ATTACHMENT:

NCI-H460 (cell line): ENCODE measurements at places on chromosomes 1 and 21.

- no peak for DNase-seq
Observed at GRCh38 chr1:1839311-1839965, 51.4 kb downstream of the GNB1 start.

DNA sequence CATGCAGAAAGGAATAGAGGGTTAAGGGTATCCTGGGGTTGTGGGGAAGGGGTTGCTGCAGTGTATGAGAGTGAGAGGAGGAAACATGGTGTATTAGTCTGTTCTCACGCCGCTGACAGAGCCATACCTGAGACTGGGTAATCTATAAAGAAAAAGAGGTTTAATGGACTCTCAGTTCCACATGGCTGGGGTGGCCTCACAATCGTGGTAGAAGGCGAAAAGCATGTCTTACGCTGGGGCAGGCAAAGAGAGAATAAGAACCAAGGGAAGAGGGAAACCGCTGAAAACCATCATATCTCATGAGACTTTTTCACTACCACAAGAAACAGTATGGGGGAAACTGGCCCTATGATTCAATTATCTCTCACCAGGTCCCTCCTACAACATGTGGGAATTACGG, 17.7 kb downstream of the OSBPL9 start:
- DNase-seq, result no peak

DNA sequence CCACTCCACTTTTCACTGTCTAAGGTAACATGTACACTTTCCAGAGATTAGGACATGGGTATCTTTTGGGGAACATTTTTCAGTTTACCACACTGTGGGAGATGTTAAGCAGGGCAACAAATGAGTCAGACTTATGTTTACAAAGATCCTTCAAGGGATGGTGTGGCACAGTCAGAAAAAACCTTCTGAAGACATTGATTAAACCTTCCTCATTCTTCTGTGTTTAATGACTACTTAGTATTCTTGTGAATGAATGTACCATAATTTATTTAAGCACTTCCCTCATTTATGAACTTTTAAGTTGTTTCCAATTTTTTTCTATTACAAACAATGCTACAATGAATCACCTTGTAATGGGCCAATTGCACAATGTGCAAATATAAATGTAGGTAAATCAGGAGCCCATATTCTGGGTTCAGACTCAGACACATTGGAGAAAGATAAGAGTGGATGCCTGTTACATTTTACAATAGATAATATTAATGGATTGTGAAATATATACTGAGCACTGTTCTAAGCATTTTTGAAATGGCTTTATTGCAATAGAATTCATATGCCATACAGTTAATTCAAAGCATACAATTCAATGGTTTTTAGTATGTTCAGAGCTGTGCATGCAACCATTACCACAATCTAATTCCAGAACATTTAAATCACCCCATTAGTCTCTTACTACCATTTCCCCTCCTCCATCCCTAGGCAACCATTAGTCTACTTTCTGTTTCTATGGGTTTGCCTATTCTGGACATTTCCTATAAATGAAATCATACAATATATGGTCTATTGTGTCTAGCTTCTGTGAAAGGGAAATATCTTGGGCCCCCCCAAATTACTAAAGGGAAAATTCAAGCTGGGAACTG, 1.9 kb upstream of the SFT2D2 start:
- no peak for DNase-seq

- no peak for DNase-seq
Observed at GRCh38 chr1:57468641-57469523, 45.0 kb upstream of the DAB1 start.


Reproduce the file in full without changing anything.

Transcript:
NCI-H460 (cell line): ENCODE measurements at places on chromosomes 1 and 21.

- no peak for DNase-seq
Observed at GRCh38 chr1:1839311-1839965, 51.4 kb downstream of the GNB1 start.

DNA sequence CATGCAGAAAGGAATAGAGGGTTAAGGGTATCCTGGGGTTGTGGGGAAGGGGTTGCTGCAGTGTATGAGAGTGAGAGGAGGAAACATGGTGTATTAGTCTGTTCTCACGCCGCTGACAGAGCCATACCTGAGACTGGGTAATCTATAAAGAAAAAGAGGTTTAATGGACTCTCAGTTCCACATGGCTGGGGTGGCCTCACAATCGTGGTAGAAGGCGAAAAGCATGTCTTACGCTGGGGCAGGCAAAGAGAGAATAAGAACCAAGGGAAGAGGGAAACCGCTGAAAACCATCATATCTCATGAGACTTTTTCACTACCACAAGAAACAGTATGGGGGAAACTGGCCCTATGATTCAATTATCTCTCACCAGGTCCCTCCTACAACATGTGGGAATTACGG, 17.7 kb downstream of the OSBPL9 start:
- DNase-seq, result no peak

DNA sequence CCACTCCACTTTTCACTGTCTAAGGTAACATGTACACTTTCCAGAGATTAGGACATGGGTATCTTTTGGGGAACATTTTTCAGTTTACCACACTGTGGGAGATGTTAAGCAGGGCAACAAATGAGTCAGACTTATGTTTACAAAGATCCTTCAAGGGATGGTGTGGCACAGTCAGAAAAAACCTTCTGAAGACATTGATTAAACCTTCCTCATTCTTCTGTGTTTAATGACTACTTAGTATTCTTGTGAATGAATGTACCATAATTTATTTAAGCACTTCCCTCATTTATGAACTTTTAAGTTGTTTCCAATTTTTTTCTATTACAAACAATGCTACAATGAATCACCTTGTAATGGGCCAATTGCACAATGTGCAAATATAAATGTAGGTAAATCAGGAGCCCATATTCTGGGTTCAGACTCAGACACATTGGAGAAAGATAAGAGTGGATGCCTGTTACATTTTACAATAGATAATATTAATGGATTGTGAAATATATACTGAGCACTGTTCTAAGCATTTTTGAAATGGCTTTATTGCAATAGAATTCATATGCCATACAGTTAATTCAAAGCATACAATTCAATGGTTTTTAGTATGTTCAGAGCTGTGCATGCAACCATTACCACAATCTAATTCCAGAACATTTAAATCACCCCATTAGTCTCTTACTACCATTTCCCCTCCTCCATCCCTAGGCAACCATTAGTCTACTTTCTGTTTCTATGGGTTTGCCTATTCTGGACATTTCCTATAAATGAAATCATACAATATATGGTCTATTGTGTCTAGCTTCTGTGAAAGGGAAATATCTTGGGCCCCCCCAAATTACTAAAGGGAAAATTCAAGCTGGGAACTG, 1.9 kb upstream of the SFT2D2 start:
- no peak for DNase-seq

- no peak for DNase-seq
Observed at GRCh38 chr1:57468641-57469523, 45.0 kb upstream of the DAB1 start.